The flight to Madrid had dragged on for nearly half a day, cramped and mind-numbing. Then came a three-hour bus ride. By the time the Canadian teenagers arrived at the basketball gym in Spain, they were jetlagged from the trans-Atlantic travel and stiff from a claustrophobic journey across the Spanish countryside.

Roy Rana, the coach of the Canadian U-17 national team, had modest expectations for this pretournament matchup with Spain before the start of the 2010 World Championships in Hamburg, Germany. If his boys could break a sweat and survive the day, that would be fine.

But as a quiet and lithe 15-year-old walked into the gym, Rana sensed a different vibe from the youngest player on the team. Andrew Wiggins was playing in his first international event for his home country, and he wasn’t about to slough off a game on the world stage.

“That first game,” Rana said, “Andrew went up and blocked two shots. Not by blocking them, but by actually grabbing them with two hands out of the air. I’d never seen it done once, and he did it twice in one game.”

For basketball men like Rana, who doubles as the head coach at Ryerson University in Toronto, this story serves as something of an introduction to the Wiggins they watched grow up.

“When the biggest stage comes,” Rana said, “he always arrives.”

But for those who have watched Wiggins in his freshman season at Kansas, leading the Jayhawks to a 10th straight Big 12 championship, the big-game reputation can feel closer to a loaded compliment.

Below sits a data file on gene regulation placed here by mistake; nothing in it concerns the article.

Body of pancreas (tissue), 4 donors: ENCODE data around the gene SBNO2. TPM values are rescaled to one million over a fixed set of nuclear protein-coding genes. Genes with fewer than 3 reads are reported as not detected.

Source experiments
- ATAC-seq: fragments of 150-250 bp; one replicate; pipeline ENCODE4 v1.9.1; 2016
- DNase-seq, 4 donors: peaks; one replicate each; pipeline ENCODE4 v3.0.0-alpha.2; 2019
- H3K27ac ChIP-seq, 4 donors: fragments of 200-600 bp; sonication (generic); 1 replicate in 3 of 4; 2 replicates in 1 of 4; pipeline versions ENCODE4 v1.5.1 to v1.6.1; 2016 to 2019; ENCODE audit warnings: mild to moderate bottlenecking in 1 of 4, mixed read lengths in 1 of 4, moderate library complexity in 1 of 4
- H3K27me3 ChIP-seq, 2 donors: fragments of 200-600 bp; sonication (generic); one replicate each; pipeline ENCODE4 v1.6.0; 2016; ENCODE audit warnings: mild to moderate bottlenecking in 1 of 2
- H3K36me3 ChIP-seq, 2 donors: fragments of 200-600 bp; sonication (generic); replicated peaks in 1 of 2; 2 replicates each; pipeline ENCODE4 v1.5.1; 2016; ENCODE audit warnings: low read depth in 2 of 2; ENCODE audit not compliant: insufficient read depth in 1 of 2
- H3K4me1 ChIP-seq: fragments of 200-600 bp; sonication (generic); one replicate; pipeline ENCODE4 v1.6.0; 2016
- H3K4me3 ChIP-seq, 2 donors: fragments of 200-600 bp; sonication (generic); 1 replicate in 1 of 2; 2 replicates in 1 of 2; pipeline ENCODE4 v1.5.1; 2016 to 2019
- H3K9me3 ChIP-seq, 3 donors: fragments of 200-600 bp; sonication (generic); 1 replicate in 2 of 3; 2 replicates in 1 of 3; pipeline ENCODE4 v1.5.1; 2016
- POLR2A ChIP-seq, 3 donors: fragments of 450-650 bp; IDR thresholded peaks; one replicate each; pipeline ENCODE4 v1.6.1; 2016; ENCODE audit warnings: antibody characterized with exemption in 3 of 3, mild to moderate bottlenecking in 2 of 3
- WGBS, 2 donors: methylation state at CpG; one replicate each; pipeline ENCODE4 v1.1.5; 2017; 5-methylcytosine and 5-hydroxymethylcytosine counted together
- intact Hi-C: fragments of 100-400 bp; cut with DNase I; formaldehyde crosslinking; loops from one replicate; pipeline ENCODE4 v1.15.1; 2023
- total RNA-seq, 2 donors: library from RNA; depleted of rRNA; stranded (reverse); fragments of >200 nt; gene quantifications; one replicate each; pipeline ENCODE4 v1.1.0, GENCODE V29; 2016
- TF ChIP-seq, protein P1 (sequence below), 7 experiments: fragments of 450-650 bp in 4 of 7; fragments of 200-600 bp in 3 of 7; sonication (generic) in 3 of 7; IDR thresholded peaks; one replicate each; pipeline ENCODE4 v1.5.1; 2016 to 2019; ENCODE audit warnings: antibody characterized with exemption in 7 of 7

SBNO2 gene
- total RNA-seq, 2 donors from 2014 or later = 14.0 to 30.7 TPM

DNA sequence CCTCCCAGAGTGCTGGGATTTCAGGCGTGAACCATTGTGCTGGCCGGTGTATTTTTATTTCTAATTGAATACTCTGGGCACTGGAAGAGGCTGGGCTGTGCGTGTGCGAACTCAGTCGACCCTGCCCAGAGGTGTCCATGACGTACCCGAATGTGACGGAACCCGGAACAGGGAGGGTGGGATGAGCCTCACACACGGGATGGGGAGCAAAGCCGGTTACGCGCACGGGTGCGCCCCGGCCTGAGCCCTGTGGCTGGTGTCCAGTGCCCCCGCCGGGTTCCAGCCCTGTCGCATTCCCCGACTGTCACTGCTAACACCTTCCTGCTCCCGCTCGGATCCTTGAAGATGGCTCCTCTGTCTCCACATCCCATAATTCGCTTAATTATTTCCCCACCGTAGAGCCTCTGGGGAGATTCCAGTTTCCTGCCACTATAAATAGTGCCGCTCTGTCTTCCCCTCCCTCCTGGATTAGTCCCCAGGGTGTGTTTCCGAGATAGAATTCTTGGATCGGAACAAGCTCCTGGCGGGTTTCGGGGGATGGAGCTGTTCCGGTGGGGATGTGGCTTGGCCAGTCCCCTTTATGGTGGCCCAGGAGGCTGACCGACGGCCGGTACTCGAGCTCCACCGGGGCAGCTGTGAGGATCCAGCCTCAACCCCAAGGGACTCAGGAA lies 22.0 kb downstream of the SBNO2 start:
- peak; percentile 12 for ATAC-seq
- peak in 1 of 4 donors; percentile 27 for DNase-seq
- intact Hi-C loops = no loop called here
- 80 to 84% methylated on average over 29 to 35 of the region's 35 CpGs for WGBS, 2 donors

If Wiggins can rise to the occasion, playing his most beautiful basketball against the most high-profile opponents, why doesn’t he turn it on more often?

“I don’t think his mind-set has ever been to be a scorer,” Kansas coach Bill Self said. “I think his mind-set is to fit in.”

Two days before the start of the Big 12 tournament, Self stood in Allen Fieldhouse, his Jayhawks season at a crossroads. Freshman Joel Embiid probably will be out until the Sweet 16 of the NCAA Tournament because of a stress fracture in his back. On Thursday, his Jayhawks open the conference tournament at the Sprint Center, a precursor to the most defining weeks of the year.

The stage will get bigger in the coming weeks, and for those who know Wiggins, they say that suits him. For as fantastic as Wiggins’ freshman season has been thus far — 16.8 points per game, Big 12 freshman of the year, myriad KU records — Self is hoping Wiggins can take one final step before his one-year college career ends.

Four days ago, Wiggins scored 41 points while Embiid sat out a loss at West Virginia. Maybe it was a sign.

“You know he’s got it in him,” Self said. “He’s proved that.”